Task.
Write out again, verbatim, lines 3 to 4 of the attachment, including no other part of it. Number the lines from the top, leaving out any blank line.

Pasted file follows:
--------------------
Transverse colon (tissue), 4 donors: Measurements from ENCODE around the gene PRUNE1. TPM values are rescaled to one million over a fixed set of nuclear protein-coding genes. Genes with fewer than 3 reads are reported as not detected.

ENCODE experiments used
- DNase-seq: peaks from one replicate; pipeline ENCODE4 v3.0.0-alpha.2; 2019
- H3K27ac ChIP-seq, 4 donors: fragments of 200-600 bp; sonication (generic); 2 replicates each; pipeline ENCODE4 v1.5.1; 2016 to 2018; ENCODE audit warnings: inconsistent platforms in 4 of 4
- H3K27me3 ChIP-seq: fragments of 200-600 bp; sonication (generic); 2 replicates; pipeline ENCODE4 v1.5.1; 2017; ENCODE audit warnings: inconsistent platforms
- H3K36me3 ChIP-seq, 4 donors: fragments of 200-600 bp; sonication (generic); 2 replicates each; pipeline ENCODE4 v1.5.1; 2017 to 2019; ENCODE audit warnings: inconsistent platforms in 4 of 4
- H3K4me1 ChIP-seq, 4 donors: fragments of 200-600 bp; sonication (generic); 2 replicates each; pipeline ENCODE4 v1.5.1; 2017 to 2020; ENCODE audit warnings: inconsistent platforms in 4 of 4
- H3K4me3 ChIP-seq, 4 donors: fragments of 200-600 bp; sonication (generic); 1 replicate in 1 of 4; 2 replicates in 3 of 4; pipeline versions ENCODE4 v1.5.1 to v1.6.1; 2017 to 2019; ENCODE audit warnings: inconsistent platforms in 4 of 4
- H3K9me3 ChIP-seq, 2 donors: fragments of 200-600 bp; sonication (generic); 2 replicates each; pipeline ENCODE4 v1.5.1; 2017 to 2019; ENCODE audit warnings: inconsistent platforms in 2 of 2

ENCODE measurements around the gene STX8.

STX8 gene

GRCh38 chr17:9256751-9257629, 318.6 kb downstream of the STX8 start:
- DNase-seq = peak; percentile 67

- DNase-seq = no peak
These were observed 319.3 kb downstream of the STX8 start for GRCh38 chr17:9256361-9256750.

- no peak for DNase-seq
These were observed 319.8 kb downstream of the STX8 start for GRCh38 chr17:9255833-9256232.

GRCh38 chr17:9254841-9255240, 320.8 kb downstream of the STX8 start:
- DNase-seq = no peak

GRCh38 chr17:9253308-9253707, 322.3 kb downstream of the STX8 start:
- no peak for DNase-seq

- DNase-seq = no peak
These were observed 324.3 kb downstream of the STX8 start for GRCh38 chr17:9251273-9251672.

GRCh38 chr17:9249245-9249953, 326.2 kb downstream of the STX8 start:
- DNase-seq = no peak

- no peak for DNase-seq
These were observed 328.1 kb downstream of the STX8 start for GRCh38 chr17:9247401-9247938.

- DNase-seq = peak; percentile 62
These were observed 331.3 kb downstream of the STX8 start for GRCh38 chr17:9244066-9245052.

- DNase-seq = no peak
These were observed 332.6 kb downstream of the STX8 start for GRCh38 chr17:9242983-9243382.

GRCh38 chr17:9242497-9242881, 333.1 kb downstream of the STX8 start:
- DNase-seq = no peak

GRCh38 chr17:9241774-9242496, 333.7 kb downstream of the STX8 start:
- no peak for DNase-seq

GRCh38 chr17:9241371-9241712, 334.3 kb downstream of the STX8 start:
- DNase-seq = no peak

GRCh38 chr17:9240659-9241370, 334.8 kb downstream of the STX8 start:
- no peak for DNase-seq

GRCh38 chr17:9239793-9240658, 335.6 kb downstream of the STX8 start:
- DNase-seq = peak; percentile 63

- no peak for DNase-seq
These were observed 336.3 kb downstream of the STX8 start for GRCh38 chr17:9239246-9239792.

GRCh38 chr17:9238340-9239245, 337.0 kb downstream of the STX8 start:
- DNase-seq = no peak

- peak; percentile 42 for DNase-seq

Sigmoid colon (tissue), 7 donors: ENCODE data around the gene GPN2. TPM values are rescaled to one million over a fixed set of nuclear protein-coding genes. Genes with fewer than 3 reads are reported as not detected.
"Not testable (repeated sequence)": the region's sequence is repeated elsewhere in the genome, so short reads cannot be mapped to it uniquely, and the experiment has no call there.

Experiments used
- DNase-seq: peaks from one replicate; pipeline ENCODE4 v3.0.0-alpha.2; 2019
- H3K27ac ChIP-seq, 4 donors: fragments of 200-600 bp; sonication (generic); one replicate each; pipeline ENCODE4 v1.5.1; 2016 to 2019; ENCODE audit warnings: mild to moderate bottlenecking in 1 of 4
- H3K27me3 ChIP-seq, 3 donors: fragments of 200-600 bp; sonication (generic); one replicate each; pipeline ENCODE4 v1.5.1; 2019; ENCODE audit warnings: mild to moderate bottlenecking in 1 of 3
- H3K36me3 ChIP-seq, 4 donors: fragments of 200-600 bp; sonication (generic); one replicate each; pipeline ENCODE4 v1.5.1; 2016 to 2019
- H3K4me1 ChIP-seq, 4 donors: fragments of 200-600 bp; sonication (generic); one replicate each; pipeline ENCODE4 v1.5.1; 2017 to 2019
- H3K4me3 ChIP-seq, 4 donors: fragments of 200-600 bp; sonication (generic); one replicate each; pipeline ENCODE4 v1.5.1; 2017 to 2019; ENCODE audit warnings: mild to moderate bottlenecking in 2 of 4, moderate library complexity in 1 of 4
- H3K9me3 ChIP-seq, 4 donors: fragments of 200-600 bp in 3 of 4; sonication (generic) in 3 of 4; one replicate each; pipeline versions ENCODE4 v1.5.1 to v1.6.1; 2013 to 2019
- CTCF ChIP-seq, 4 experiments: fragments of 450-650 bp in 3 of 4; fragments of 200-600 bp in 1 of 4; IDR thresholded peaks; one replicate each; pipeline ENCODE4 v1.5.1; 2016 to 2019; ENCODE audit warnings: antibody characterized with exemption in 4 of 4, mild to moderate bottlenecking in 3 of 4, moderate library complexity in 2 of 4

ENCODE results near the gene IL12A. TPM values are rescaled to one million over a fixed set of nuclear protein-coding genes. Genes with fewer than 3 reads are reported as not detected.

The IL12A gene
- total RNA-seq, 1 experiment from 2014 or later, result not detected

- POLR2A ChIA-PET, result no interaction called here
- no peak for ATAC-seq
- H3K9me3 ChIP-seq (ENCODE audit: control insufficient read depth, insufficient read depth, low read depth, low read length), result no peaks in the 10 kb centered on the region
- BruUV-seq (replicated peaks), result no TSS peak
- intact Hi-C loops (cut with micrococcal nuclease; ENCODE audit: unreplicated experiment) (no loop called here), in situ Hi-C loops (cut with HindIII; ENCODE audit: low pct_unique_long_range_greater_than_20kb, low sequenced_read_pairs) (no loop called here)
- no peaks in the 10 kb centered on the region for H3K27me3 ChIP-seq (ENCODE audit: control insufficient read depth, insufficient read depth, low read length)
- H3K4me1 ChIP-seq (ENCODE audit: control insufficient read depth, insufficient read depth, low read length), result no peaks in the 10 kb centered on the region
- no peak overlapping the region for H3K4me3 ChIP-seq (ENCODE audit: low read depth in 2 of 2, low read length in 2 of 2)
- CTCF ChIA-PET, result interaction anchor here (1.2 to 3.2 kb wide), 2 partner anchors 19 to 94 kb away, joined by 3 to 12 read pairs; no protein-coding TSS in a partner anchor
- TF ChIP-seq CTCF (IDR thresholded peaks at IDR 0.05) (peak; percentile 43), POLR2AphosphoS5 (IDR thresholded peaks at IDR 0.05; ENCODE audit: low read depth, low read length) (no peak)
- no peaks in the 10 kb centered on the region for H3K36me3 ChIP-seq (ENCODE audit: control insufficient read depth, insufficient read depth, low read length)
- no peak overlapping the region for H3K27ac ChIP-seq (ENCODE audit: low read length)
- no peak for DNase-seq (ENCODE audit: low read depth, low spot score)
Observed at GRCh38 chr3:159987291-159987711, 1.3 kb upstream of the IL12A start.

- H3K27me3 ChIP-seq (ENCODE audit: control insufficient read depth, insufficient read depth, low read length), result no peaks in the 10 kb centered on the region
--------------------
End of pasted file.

- DNase-seq: peaks from one replicate; pipeline ENCODE4 v3.0.0-alpha.2; 2019
- H3K27ac ChIP-seq, 4 donors: fragments of 200-600 bp; sonication (generic); 2 replicates each; pipeline ENCODE4 v1.5.1; 2016 to 2018; ENCODE audit warnings: inconsistent platforms in 4 of 4